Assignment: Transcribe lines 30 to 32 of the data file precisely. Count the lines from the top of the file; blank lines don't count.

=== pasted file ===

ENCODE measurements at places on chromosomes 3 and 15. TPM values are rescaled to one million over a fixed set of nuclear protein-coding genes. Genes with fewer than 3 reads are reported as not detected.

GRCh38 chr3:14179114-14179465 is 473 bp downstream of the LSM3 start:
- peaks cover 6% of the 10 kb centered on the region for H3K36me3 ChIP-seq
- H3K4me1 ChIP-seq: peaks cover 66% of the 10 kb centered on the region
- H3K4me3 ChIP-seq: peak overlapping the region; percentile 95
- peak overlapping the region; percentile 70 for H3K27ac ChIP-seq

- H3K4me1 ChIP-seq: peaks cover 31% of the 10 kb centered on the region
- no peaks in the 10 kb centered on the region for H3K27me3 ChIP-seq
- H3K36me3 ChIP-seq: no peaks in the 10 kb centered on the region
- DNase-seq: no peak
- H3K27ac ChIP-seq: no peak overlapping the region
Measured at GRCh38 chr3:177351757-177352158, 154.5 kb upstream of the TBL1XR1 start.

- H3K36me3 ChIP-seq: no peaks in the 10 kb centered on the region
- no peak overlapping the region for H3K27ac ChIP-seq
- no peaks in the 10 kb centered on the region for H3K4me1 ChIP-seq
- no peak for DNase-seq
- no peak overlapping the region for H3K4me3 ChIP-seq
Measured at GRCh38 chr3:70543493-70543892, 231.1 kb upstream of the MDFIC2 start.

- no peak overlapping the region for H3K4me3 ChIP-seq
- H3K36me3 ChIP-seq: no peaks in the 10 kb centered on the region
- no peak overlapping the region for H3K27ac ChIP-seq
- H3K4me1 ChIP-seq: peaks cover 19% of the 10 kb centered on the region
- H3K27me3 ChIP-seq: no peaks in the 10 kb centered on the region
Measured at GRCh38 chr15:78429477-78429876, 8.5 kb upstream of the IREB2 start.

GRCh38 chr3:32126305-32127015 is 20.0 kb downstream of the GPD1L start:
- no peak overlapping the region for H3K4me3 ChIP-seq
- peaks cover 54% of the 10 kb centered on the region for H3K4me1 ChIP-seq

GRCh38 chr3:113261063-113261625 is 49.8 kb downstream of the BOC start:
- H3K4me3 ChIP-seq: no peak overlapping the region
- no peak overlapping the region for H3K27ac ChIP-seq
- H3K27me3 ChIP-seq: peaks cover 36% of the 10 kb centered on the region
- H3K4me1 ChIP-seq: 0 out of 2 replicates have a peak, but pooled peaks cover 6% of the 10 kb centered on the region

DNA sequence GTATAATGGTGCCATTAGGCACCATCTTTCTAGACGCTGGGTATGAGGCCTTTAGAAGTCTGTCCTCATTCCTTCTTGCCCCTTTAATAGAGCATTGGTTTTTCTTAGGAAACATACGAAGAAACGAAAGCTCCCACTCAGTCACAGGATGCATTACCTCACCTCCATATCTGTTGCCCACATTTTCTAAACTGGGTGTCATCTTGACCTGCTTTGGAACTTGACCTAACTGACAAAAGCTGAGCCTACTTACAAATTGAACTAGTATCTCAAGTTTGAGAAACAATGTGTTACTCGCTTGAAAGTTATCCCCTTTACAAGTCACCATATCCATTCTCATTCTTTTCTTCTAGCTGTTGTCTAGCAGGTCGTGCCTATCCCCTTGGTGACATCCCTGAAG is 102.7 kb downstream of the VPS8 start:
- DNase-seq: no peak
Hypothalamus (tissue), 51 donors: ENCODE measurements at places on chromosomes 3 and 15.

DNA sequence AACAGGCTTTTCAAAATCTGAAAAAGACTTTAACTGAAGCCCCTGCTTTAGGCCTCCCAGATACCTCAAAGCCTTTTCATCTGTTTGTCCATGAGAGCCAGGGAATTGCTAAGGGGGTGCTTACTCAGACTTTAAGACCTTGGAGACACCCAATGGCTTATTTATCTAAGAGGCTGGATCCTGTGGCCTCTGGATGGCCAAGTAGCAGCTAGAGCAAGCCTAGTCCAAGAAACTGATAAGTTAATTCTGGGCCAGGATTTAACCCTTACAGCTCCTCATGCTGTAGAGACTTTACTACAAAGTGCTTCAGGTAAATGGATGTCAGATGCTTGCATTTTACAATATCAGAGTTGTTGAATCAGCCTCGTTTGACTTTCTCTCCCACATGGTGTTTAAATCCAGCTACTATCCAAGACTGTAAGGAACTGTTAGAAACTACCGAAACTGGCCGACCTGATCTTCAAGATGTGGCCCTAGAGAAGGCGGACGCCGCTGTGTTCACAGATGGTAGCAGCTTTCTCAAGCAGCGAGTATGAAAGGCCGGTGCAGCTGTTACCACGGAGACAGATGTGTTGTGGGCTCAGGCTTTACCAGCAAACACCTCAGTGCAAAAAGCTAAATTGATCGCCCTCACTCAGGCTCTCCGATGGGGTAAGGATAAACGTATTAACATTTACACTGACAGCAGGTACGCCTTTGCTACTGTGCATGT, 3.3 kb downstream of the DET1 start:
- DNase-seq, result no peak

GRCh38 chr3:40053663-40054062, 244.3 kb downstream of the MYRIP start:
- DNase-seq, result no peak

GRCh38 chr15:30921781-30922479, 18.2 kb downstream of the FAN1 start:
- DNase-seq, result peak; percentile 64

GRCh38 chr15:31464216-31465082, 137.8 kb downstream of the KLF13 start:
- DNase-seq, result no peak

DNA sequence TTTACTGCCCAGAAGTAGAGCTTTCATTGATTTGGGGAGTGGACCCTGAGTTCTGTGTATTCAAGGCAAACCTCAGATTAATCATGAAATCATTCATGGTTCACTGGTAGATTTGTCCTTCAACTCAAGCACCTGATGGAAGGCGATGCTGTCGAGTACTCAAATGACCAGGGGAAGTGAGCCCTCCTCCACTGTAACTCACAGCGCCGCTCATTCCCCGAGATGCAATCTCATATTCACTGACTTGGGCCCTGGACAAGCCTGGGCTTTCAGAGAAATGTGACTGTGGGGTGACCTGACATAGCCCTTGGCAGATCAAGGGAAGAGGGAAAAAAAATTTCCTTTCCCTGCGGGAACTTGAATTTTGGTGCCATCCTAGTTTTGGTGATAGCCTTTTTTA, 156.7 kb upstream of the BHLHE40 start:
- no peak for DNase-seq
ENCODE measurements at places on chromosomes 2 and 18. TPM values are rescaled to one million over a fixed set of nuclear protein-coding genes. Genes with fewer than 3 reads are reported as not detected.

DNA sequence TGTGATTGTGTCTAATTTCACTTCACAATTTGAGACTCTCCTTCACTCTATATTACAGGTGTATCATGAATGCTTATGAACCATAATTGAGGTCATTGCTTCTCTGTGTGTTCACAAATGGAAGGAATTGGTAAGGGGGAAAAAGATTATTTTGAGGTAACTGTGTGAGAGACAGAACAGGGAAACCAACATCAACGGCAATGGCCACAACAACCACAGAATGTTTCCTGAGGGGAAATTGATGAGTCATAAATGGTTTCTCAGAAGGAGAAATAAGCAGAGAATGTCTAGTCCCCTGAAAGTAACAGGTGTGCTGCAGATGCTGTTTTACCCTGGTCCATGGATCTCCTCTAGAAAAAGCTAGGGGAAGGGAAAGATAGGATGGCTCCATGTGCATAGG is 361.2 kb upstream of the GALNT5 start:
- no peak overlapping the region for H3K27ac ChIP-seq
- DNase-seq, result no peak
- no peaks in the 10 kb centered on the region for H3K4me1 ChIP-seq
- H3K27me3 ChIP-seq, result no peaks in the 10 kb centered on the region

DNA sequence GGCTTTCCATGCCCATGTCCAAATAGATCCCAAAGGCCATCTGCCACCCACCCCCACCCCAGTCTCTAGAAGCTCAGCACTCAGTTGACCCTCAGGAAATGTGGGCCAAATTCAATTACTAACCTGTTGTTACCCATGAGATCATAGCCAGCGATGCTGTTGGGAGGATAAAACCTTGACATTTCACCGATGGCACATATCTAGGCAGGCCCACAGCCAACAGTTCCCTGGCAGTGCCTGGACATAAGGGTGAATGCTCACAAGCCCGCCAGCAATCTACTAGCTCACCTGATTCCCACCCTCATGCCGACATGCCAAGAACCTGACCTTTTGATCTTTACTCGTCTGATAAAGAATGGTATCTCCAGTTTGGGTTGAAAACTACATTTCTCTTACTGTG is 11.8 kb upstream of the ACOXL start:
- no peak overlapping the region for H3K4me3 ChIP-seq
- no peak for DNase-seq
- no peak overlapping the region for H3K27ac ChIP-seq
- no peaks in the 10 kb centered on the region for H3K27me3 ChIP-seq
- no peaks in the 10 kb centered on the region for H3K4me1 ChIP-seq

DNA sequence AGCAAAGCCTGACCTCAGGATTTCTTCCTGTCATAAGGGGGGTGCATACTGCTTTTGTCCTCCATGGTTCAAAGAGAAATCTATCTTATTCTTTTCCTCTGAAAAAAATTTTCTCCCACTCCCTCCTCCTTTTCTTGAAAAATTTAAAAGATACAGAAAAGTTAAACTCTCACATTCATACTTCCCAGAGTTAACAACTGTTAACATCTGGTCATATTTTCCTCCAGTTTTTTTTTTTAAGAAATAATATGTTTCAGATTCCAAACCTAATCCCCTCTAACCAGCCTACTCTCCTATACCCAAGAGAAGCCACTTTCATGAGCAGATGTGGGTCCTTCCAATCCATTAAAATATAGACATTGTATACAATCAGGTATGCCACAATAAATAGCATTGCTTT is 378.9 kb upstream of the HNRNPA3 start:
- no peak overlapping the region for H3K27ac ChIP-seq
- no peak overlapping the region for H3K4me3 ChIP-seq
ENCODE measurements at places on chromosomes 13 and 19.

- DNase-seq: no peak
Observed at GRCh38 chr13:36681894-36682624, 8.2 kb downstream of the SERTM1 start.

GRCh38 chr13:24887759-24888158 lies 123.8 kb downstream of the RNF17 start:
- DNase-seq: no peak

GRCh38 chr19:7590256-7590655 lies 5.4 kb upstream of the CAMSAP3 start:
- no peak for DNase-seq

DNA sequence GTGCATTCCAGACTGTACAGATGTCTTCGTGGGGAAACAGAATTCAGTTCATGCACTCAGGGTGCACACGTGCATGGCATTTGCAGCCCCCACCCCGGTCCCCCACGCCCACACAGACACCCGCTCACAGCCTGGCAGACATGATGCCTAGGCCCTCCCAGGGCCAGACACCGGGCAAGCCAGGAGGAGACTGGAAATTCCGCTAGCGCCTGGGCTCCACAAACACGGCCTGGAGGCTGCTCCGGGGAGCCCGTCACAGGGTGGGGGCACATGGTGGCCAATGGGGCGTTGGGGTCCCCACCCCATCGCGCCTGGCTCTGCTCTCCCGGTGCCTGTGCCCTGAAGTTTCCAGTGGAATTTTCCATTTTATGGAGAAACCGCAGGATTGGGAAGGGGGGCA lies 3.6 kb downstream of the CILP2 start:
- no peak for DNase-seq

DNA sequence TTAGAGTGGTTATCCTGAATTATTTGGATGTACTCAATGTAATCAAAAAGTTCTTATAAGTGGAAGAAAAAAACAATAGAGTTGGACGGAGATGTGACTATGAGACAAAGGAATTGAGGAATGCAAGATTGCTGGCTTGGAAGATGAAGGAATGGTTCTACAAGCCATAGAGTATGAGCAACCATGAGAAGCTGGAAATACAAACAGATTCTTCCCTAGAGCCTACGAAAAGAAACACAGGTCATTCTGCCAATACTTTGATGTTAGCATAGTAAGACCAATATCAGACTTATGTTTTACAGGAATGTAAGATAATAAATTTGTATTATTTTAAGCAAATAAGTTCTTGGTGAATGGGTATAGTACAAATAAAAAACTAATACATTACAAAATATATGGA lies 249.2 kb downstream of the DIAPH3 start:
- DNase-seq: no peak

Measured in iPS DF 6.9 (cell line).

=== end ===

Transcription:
- no peak overlapping the region for H3K27ac ChIP-seq
- H3K27me3 ChIP-seq: peaks cover 36% of the 10 kb centered on the region
- H3K4me1 ChIP-seq: 0 out of 2 replicates have a peak, but pooled peaks cover 6% of the 10 kb centered on the region